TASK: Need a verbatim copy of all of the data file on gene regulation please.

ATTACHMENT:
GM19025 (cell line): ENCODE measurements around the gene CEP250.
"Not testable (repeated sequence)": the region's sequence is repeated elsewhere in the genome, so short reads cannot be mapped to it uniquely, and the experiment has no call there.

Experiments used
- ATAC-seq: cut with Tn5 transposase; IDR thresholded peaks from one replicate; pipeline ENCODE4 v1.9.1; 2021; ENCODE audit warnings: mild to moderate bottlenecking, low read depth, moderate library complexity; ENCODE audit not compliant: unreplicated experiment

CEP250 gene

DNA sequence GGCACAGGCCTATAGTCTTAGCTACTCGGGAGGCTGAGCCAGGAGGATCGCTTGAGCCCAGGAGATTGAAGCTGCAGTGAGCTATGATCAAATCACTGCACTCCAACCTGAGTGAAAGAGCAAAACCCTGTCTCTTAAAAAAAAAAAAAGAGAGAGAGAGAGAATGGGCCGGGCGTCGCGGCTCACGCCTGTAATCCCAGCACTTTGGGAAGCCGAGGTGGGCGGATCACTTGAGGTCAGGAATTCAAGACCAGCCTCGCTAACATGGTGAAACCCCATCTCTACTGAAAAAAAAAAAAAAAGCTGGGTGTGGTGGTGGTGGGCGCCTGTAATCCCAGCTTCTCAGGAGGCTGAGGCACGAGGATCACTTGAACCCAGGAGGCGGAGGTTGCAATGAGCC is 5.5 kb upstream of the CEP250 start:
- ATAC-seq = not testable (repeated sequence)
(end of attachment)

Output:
GM19025 (cell line): ENCODE measurements around the gene CEP250.
"Not testable (repeated sequence)": the region's sequence is repeated elsewhere in the genome, so short reads cannot be mapped to it uniquely, and the experiment has no call there.

Experiments used
- ATAC-seq: cut with Tn5 transposase; IDR thresholded peaks from one replicate; pipeline ENCODE4 v1.9.1; 2021; ENCODE audit warnings: mild to moderate bottlenecking, low read depth, moderate library complexity; ENCODE audit not compliant: unreplicated experiment

CEP250 gene

DNA sequence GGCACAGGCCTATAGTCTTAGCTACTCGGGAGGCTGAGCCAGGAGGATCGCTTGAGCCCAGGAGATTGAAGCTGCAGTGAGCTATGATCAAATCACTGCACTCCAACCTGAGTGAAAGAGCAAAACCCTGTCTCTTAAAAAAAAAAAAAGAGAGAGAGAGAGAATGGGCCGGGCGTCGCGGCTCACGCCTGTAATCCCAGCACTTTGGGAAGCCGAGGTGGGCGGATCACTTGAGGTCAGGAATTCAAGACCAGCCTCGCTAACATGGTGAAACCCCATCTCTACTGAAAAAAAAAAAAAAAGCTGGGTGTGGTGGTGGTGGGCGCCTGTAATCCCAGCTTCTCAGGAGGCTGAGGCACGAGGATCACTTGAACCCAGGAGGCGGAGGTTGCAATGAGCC is 5.5 kb upstream of the CEP250 start:
- ATAC-seq = not testable (repeated sequence)